Fabia Bausch had enjoyed a successful finance career in Switzerland, while Nicolas Negre was a French-born wilderness guide fluent in kiSwahili. They were both looking for a new path in life, and in a chance meeting on a Caribbean island they soon discovered their shared passion for Tanzania.
That passion became reality with the founding of Chem Chem in northern Tanzania, which in 2007 partnered with the Burunge Wildlife Management Area (WMA) to conserve the ancient migratory corridor linking the Tarangire and Lake Manyara National Parks. It was a region heavily impacted by poaching, illegal logging and human settlement, and the Chem Chem partnership brought new energy and resources to foster the conservation of this fragile ecosystem
But Fabia and Nicolas were equally passionate about sharing this beautiful corner of Africa. Today, hidden amid these 55 000-acres of restored Tanzanian wilderness are a trio of intimate lodges, and guests at Chem Chem Lodge, Little Chem Chem and Forest Chem Chem enjoy a unique safari experience combining memorable wildlife sightings with the chance to interact with local communities.
Because ensuring that local communities reap the benefits of conservation is key to the long-term sustainability of protecting Africa’s wild spaces. From the very beginning Chem Chem has been founded on establishing mutually-beneficial partnerships with surrounding villages.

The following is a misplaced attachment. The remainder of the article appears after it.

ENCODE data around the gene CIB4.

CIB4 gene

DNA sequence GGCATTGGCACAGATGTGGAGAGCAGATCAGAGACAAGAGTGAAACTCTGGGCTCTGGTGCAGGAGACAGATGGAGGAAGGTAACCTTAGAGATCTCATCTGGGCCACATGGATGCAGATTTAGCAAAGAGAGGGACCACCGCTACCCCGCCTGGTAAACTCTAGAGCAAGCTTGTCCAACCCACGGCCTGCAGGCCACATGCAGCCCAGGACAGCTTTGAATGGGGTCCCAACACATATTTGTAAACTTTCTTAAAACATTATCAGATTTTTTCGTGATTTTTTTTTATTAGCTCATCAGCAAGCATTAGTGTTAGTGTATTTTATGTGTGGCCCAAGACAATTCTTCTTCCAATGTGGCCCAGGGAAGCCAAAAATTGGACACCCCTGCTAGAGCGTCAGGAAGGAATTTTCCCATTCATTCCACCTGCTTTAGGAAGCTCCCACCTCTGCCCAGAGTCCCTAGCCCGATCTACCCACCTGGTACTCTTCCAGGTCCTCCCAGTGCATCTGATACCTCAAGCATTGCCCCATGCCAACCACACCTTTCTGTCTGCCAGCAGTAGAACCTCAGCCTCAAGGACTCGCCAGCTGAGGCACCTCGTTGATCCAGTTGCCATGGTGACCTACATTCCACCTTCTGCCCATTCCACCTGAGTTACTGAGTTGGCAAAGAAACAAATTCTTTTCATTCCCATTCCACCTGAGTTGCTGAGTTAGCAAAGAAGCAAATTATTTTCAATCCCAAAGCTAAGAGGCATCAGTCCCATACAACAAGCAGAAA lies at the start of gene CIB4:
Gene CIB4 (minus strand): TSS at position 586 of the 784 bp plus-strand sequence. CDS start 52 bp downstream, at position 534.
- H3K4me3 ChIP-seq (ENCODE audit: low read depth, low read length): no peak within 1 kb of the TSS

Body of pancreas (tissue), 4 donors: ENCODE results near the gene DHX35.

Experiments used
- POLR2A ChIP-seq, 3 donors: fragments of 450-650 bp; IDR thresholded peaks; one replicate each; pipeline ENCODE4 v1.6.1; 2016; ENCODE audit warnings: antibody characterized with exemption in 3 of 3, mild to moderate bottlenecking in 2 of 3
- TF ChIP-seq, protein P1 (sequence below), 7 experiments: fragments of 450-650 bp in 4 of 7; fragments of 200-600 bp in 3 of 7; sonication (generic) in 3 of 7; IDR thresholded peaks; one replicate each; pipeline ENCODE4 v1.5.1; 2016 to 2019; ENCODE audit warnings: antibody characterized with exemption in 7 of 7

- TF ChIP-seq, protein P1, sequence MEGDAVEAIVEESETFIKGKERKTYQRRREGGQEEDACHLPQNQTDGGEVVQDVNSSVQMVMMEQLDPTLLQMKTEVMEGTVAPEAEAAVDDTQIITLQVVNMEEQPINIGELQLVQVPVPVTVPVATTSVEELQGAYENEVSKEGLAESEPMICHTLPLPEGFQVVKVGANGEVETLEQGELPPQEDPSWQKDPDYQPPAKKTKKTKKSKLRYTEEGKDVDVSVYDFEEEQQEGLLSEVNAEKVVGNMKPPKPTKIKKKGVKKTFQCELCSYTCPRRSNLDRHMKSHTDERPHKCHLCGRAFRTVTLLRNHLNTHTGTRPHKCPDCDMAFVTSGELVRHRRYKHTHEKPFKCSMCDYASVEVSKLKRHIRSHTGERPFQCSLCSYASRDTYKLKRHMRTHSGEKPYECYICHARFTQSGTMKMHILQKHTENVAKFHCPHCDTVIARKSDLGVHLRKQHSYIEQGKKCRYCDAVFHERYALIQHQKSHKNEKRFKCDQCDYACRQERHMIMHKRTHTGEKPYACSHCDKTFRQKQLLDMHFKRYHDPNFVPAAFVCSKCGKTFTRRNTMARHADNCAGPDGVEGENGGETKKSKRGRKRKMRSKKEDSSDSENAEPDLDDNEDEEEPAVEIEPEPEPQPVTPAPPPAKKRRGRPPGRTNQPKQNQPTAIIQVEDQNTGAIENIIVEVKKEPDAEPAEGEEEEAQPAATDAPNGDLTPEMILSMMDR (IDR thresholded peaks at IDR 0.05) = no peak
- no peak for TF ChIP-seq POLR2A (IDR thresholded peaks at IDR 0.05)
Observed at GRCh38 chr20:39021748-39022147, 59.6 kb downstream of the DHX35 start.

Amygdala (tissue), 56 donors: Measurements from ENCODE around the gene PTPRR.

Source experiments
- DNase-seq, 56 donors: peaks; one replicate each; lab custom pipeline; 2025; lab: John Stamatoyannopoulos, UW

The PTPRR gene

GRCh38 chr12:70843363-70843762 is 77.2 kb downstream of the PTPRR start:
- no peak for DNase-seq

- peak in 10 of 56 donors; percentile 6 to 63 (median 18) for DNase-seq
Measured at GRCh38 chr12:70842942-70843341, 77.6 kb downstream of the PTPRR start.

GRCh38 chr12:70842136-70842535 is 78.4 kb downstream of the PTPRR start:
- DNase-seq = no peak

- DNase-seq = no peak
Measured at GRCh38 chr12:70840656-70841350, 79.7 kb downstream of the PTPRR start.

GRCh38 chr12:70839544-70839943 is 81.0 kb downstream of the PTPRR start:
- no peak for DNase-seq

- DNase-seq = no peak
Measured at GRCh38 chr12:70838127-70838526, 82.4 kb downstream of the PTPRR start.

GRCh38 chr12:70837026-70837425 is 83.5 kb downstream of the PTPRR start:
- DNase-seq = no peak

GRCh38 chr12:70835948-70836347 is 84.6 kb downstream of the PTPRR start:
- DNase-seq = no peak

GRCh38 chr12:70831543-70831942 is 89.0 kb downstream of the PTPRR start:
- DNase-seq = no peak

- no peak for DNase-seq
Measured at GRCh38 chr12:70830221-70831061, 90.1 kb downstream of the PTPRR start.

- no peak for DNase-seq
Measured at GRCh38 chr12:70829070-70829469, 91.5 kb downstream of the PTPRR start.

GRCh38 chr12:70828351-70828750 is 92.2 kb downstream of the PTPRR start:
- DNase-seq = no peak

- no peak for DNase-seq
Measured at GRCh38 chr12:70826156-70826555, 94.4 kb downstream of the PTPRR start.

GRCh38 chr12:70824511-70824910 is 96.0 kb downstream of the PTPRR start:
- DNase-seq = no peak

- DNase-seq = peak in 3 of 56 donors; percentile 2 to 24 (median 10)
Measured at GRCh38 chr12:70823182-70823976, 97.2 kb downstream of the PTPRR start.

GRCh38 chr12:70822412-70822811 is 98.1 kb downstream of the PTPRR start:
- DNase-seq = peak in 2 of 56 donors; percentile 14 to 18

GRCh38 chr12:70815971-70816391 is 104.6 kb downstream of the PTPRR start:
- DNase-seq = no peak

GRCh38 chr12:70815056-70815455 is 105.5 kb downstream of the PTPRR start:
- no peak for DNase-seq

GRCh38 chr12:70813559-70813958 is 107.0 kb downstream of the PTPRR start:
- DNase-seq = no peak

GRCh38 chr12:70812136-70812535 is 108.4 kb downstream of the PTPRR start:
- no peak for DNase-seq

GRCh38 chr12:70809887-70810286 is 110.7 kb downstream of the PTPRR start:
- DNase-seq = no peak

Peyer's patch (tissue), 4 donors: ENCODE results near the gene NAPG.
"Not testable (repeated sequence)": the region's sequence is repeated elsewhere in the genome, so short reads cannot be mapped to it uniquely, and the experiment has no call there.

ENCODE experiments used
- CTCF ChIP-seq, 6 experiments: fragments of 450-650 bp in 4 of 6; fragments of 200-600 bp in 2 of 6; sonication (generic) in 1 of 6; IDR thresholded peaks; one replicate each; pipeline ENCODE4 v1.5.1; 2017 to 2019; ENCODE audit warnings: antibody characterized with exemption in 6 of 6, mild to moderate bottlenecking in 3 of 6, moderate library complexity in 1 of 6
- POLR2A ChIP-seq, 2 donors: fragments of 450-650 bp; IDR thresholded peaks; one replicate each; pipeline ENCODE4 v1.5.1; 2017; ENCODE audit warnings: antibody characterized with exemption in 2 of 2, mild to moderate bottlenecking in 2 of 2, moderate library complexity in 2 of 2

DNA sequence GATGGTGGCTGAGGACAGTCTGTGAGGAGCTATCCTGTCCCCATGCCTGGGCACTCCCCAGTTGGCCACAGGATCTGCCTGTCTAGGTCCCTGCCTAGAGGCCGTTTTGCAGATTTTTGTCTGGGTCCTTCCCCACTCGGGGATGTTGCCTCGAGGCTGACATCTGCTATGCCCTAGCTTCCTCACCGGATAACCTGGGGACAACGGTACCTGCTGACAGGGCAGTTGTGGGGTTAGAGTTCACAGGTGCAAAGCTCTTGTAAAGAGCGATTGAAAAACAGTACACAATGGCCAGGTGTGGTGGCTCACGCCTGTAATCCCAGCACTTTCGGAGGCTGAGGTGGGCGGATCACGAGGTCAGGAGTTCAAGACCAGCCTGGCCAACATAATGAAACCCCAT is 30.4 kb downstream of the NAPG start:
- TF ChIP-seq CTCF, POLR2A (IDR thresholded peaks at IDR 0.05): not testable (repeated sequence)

“If we want to conserve wildlife areas across Africa our biggest threat is loss of habitat, and we have to find a way that everyone can benefit from conserving the landscape,” explains Nicolas. “In building strong relationships with the surrounding communities, we create a win-win situation for wildlife, habitat, communities and our guests.”
Alongside the concession fees paid to the surrounding communities, Chem Chem also strives to create employment opportunities. Today Chem Chem employs more than 200 locals, most of whom support large extended families in the surrounding villages.
Further, through the Chem Chem Association (CCA) a range of innovative education, conservation and community engagement projects aim to empower and uplift the surrounding rural communities.
“It’s about working together with the local people,” adds Fabia. “You need to be on the same journey. You have to be open, trusting and creative. It takes time, but it shows that conservation and tourism can work hand-in-hand with communities, for the benefit of all.”